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17 minutes ago, MacGyver said:

Empire is hard.  

I’d love it if as families, communities, and as society we could turn out 17.5 year olds that we have full confidence will go on to be healthy, well adjusted, productive members of society.  

I'm not at all positive that's possible. We as a society coddle our kids longer than ever..

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18 hours ago, bud said:

Point taken, JAB. But, for every one of you and me who were hard working 18-year-olds, there are 5 or 10 or 20 or 100 others who are far less responsible.

Why not let 18-year-olds be Congressmen,Senators, or President?

Why not allow them to go to casinos, buy weed where legal, buy alcohol, Adopt a child, easily rent a car, easily get a credit card, get a HCP, solo-pilot a plane, get married without parental consent in some states?

There are lots of rules in the United States, both created by our government and private businesses, that require a person to be over the age of 18 to participate.

Let's raise the age of military eligibility to 21, but allow 18-year-olds with Parental consent or certain hardships to enlist, and other than those 18-year-old soldiers, raise the voting age to 21. Let's have a new across the board age of adulthood where ever the government is involved.

Again, there are also 35 years olds who are not as responsible as some 18 years olds but they still have the full rights and privileges of an adult.  As far as going to casinos, buying weed, buying alcohol, adopting, renting a car, etc. I agree 100% - if 18 year olds are legally adults then, just like any other, legal adult they should be able to do every, single one of those things.  If not then they should be considered 'juveniles' until the age of 21 and treated so by the legal system when it comes to committing crimes, etc.  Adult is adult is adult.  These ridiculous, in-between states of limbo our laws and society create need to go away.

I also disagree with the idea that only 18-21 year olds who are in the military (through special dispensation) should be allowed to vote.  I do not believe in creating 'special classes' of citizens.  Either all 18 year olds can vote or none can.  Yes, allowing all 18 year old adults (which they currently are in our country) who are expected to have the same legal responsibility as other adults to also have the same rights and privileges as every, other adult might be a bit messy but that mess is the price paid for a country that truly believes in individual liberty.  To say that, "Well, you are an adult when it suits us - like when we want to prosecute you as such, etc. - but not when it comes to these privileges," is, to my mind at least, paying lip service to liberty while suppressing individual freedom for the perceived good of 'society'.  I personally do not believe that doing so jibes with the ideals of personal freedom and liberty.  

Edited by JAB
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OK so we make it work another way. 22 to vote, enlist, whatever...Why 22? We redo our educational system and make evey student that is capable go through grade, middle, high, and at least 2 years of college. If someone chooses private schools fine but everyone gets the opportunity. No teaching agendas. Stick to a curiculum that is agreed to (There is one of the hard parts). Now we all of a sudden (In short speak) have a populace coming up that is educated on par with other nations. No more need for any h1b visa holders to work here.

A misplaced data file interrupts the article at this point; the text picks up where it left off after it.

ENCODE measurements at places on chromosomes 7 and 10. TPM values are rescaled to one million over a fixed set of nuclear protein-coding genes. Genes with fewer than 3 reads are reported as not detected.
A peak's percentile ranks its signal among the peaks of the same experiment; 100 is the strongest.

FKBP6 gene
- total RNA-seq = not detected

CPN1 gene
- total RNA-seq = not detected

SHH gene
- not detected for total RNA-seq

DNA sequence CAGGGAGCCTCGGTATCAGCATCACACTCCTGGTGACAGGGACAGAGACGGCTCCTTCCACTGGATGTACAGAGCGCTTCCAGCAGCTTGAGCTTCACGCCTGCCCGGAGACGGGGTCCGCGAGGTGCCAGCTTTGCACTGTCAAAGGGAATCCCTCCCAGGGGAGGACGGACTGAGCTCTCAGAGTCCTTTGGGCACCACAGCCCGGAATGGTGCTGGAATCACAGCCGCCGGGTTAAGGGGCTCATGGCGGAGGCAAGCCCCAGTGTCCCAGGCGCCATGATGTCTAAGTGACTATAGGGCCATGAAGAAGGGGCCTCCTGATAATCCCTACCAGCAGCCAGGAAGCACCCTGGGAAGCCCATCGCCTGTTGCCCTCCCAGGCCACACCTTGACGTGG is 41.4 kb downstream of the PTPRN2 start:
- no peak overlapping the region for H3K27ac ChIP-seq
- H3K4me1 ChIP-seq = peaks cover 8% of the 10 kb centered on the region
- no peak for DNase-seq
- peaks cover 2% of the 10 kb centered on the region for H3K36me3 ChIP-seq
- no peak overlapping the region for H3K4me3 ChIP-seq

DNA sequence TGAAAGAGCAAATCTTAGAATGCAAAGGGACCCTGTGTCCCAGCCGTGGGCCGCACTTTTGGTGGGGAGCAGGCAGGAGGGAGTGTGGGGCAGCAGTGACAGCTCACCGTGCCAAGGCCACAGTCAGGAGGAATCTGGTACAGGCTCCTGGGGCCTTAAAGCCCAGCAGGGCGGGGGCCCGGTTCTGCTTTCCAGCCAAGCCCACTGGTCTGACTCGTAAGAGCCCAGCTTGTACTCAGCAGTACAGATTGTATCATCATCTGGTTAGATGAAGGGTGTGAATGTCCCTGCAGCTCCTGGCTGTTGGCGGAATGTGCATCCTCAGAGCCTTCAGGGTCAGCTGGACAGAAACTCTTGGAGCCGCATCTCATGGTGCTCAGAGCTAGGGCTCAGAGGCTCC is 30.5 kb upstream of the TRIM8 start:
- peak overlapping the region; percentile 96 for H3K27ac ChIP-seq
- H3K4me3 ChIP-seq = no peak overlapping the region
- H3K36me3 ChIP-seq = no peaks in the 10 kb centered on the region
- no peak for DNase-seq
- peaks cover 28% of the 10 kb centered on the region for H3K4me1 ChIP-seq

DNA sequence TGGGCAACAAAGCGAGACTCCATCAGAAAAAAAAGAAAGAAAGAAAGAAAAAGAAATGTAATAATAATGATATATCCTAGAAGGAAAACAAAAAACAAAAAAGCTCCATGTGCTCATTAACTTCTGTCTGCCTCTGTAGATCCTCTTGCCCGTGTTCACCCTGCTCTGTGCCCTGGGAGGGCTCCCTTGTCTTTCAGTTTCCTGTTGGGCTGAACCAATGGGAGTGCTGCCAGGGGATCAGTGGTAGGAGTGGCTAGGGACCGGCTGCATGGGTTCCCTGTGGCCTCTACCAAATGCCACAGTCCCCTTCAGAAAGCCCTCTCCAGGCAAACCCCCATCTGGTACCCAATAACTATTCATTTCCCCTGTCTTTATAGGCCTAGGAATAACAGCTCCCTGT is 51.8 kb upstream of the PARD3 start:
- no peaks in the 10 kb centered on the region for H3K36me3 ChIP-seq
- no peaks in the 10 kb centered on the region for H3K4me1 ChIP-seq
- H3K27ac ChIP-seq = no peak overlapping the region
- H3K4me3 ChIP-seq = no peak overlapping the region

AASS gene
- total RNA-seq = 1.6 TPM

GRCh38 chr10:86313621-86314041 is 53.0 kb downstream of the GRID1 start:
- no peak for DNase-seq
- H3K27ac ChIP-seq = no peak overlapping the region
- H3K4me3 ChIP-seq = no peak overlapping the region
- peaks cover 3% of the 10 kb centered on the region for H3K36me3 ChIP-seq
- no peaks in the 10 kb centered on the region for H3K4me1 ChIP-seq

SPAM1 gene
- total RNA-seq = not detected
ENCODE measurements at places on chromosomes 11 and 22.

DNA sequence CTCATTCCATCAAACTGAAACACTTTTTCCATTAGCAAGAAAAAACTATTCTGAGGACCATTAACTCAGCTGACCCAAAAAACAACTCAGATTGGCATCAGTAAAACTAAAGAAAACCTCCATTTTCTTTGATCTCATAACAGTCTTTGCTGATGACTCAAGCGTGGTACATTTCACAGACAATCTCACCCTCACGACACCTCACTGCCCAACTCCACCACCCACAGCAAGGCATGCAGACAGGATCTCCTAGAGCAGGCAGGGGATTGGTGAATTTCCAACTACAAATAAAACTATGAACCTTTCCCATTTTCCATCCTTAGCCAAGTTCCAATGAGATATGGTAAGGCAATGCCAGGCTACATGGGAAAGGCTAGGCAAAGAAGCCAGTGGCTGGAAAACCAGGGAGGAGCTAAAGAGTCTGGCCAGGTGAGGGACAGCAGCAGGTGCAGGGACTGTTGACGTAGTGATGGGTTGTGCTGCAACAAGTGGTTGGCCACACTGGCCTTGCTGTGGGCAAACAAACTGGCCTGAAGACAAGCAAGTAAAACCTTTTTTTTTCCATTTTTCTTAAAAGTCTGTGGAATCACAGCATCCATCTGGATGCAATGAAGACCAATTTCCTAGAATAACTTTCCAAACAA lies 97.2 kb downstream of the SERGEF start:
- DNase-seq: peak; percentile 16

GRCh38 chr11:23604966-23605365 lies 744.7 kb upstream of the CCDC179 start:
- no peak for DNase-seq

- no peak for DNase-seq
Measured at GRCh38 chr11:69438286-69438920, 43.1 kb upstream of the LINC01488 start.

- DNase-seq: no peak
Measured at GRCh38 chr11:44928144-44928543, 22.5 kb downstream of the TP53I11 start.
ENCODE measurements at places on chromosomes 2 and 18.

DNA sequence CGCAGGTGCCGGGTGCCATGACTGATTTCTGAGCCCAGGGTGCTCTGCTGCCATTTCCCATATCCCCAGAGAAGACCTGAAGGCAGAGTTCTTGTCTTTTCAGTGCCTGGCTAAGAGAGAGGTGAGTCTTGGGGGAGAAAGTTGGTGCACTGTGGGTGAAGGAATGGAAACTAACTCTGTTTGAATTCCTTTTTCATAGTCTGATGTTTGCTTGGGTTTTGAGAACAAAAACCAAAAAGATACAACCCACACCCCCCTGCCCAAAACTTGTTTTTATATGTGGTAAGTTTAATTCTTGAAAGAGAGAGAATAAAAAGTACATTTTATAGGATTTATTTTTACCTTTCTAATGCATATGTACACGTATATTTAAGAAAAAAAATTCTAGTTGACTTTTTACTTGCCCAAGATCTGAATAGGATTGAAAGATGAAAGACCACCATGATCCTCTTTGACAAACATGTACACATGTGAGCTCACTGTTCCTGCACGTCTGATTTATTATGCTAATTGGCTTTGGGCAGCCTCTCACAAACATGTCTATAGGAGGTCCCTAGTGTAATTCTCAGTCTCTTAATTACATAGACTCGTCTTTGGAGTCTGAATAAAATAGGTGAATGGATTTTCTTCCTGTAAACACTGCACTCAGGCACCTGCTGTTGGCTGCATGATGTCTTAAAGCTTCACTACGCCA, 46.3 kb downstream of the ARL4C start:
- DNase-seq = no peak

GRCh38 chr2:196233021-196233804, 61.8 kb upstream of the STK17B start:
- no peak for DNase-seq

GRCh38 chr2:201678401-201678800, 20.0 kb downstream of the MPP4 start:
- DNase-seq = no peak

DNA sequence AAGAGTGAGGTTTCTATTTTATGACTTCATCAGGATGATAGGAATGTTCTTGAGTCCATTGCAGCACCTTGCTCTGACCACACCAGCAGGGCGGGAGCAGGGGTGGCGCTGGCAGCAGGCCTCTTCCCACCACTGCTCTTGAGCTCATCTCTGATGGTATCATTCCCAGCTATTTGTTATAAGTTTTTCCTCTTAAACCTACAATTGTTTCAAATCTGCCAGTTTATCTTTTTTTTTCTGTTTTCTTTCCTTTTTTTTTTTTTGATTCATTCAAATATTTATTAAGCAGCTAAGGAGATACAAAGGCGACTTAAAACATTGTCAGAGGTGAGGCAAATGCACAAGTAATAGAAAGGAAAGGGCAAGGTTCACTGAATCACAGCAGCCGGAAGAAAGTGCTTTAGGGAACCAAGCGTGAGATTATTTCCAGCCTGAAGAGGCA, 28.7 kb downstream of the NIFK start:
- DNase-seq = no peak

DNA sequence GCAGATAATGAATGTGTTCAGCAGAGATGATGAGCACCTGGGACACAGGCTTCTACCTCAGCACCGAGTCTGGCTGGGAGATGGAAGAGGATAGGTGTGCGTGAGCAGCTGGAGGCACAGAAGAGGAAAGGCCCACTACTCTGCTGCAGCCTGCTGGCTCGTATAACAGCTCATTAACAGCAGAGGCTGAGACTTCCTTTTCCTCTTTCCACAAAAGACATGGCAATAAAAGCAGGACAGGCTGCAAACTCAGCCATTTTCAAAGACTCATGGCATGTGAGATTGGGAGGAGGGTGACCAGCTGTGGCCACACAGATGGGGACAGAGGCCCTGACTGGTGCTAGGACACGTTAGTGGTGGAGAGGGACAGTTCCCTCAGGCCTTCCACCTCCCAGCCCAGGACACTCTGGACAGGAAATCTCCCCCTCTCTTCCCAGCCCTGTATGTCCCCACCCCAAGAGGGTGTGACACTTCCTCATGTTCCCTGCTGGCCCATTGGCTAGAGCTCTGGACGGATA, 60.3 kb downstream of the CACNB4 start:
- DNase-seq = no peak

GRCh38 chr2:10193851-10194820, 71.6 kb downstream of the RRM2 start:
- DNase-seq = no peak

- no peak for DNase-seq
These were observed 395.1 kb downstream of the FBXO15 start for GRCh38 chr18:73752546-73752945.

Now we can start teaching morals and ethics as well as real life topics in our schools. One more caveat I can think of, If you drop out, no further assistance from the government! Ever! and you forfeit your right to vote!

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I have thought more about the issue and think I have a good way to illustrate what I am talking about via the usage of two, very similar statements - the only difference being the inclusion of a phrase in one that isn't included in the other.

 

Statement 1:

I think we can all agree that there are some legal, adult 18 year old citizens who are capable of responsibly owning firearms.  I also think that we can all agree that there are some legal, adult 18 year old citizens who would behave irresponsibly with firearms or, though lack of judgement or conscience, purposefully misuse those firearms to do harm to others.  Therefore, while it is unfortunate that we must curtail the rights of the responsible 18 year old citizens to own firearms it is in the interest of public safety and of society as a whole that, for the good of all, 18 year old American citizens not be legally allowed to privately own firearms.

 

Statement 2:

I think we can all agree that there are some legal, adult citizens who are capable of responsibly owning firearms.  I also think that we can all agree that there are some legal, adult citizens who would behave irresponsibly with firearms or, though lack of judgement or conscience, purposefully misuse those firearms to do harm to others.  Therefore, while it is unfortunate that we must curtail the rights of the responsible citizens to own firearms it is in the interest of public safety and of society as a whole that, for the good of all,  American citizens not be legally allowed to privately own firearms.